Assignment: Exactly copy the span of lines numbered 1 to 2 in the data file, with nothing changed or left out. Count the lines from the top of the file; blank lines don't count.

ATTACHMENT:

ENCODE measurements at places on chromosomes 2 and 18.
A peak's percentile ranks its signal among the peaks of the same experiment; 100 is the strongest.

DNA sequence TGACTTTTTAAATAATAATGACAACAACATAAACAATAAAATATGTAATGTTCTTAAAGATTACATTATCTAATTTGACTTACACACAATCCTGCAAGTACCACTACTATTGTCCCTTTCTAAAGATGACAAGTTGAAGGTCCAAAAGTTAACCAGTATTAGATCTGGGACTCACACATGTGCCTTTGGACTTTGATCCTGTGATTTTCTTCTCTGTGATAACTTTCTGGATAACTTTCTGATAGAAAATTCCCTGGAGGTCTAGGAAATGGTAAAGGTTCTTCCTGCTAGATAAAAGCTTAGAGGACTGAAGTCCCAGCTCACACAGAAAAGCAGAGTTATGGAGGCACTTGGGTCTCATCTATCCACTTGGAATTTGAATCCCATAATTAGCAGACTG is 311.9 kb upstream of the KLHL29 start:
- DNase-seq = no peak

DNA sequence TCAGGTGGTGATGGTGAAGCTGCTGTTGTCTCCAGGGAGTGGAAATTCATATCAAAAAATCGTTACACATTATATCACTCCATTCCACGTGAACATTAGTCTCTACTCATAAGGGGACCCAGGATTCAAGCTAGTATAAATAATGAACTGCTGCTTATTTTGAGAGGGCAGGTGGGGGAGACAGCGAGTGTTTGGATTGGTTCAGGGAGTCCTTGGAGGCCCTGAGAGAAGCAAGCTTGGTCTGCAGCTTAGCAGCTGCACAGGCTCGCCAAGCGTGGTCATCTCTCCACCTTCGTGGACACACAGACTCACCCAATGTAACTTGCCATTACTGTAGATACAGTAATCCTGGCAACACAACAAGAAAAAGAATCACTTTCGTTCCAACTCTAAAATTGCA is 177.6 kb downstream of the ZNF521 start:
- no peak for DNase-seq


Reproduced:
ENCODE measurements at places on chromosomes 2 and 18.
A peak's percentile ranks its signal among the peaks of the same experiment; 100 is the strongest.